We must make a twenty-first century response to these verses. It is very easy for us to apply what Paul is saying to the Corinthian church without stopping to reflect on what it may mean for us. But it is essential that we apply the paragraph to ourselves. Fee reminds us that as Christians we are the end-time people of God. Therefore we are God’s people of the future as well as the present. But we live so completely in the present that we tend to follow the values of the present age rather than those of the future, end-time kingdom.
In summary, Paul has at least three problems with the community in relation to the lawsuit. First, they present a poor witness. By pursuing a lawsuit in the secular courts, they are exhibiting the same attitudes as the people to whom they are supposed to be bearing a witness for Christ. But Christians are supposed to be different from non-Christians.
Second, they are selling themselves short. One day they will judge the world and angels; and yet they ask non-Christians to judge between them. Furthermore, they boast about having great wisdom and spiritual gifts, but they cannot handle their differences within the fellowship.
And third both participants in the lawsuit are losers, regardless of whether or not they win (v. 7). Jesus and Paul are together in this. Jesus, in the Sermon on the Mount, said, “if anyone wants to sue you and take your coat, give him your cloak as well” (Mt. 5:40). In other words, it is better to lose the money or property involved than to lose a Christian brother and or your testimony.
The section is brought to a close in verses 9-11. In these verses Paul summarizes the kinds of sins that were threatening the Corinthian community.
In verse nine Paul issues a warning that “unrighteous men” will not inherit the kingdom of God. The NRSV translates the term as “wrongdoers” and the NIV as the “wicked.” That the warning applies to unbelievers goes without saying; but in this context, the warning also applies to the Corinthian church. Some scholars, who hold a theology that does not allow for Christians to be disinherited, dispute this; but Paul wrote the words to the Corinthian church. If they, without repentance, commit the kinds of wicked sins that are listed by Paul, they will not inherit God’s kingdom.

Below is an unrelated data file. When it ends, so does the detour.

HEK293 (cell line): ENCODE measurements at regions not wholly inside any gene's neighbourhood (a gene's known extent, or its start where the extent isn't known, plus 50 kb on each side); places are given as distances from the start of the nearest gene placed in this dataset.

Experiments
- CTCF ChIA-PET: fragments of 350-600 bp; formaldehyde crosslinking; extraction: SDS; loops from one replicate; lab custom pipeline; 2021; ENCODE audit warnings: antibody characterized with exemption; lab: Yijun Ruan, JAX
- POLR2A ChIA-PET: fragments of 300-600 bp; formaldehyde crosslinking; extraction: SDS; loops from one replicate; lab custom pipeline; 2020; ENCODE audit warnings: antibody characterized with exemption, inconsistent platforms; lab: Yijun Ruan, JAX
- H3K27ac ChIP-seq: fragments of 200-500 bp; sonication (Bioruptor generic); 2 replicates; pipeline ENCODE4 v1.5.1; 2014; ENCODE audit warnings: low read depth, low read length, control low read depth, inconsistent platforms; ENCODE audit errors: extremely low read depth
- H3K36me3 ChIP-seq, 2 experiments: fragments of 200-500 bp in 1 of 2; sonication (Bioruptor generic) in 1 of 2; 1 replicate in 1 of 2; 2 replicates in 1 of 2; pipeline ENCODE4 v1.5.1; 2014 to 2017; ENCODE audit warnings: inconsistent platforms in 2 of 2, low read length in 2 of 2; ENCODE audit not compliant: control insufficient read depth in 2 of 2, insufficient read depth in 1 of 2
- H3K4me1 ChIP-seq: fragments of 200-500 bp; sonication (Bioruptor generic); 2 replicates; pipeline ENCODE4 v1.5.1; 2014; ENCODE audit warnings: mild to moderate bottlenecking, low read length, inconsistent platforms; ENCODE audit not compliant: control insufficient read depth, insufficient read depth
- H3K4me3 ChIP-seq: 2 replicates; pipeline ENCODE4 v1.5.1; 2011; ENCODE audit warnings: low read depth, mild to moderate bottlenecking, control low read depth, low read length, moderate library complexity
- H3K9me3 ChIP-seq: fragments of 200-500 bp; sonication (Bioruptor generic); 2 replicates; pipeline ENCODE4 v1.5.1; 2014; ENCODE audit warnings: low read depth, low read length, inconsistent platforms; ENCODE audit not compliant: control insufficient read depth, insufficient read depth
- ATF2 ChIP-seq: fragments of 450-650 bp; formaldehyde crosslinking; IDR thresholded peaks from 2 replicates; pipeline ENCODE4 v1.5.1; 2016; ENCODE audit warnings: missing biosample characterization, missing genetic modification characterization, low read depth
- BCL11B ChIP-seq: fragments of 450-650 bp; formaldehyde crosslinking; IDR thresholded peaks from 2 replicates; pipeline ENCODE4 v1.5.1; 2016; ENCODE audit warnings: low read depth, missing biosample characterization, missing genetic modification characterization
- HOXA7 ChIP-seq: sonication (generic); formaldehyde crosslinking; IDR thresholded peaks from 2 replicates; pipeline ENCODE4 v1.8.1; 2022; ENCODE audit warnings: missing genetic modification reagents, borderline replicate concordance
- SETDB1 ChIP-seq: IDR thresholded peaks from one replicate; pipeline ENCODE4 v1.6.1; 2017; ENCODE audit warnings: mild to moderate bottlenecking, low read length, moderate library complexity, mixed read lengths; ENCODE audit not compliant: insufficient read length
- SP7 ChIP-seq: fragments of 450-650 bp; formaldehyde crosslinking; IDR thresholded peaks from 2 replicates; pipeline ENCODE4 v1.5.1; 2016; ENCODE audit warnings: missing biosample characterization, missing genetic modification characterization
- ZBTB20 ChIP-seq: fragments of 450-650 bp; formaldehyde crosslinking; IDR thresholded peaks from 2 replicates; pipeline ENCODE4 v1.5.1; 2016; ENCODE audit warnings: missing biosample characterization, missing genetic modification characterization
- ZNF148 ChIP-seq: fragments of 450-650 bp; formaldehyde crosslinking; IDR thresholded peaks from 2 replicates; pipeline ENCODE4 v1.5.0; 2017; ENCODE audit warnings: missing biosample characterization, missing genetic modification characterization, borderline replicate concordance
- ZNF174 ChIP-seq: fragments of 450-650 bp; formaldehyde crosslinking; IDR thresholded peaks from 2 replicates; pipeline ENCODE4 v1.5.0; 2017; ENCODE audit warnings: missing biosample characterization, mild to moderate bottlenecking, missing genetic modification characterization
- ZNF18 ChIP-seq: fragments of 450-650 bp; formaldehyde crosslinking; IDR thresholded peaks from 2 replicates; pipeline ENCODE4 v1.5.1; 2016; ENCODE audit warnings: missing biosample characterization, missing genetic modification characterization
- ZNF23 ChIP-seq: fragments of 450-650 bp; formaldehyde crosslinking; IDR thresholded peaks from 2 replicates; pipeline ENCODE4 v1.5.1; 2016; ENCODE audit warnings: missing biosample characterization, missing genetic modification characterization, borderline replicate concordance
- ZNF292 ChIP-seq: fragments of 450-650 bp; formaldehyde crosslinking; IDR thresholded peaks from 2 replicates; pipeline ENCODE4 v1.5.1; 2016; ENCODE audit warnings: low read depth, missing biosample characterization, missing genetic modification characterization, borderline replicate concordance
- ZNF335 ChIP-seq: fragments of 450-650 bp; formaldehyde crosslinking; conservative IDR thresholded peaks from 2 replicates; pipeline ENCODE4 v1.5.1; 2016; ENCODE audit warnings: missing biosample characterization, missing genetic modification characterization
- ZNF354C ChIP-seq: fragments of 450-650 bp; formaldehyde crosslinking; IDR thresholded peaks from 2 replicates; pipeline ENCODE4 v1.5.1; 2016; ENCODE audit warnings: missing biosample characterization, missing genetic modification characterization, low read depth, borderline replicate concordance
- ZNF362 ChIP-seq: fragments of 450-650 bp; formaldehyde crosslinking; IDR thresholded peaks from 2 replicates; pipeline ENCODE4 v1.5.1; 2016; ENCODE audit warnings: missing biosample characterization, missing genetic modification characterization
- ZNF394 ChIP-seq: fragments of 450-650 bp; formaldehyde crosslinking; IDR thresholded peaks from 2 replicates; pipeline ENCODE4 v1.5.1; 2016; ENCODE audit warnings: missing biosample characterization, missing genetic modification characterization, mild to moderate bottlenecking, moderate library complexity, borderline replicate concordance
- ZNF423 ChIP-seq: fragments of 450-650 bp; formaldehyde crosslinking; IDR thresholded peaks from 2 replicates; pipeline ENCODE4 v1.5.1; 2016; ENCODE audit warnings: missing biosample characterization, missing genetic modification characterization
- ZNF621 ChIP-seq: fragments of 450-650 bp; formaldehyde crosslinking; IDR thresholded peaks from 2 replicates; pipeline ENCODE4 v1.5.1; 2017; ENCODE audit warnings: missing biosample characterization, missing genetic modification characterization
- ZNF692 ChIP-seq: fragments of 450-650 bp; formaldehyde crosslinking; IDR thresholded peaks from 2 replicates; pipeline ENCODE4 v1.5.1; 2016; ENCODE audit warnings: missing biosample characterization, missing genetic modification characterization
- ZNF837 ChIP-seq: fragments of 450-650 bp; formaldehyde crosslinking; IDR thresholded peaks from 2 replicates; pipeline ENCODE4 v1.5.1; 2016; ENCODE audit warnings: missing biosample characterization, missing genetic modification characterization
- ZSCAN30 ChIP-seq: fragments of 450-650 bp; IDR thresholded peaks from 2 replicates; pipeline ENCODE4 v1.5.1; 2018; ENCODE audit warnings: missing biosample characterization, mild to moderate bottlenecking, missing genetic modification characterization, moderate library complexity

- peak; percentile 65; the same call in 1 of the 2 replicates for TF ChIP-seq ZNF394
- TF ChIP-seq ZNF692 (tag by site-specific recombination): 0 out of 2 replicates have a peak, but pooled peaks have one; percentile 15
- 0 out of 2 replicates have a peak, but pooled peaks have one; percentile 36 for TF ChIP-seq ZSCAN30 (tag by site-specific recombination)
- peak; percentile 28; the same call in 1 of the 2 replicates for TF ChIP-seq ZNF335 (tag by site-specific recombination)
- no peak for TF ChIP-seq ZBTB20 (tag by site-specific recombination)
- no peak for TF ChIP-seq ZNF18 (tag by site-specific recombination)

In verses 9-10 Paul lists ten representative sinful activities, some of which he mentioned earlier in 5:10-11. The first two, sexual immorality in general and idolatry, we discussed earlier; and we all know that the third, adultery, refers to sexual activity by married people outside of their marriages. The fourth and fifth are more difficult. Both the NRSV and the NIV translate the first of these two words (malakoi) as “male prostitutes.” Barrett uses the word “catamites.” Catamites are boys who are kept by older male pederasts for sexual purposes. This was the most common form of homosexuality in the Greco-Roman world. The NRSV translates the other term (arsenokoitai) as “sodomites,” whereas the NIV translates it as “homosexual offenders.” It has two parts that literally mean “male” and “coitus” respectively. Barrett concludes that the first term represents the passive and the second the active partners in male homosexual relations. Now there are pro-homosexual scholars [e.g., Boswell, Christianity] who attempt to interpret these terms in such a way that they do not represent homosexuality, but their arguments are unconvincing.
The sixth through the tenth sinful activities listed by Paul: thieves, the greedy, drunkards, revilers (slanderers in the NIV) and robbers (swindlers in the NIV) are examples of sinners who will not inherit the kingdom of God. However, in verse 11 Paul eases the tension by saying. “This is what some of you used to be. But you were washed, you were sanctified, you were justified in the name of the Lord Jesus Christ and in the Spirit of our God.” In other words they sincerely had repented and been forgiven.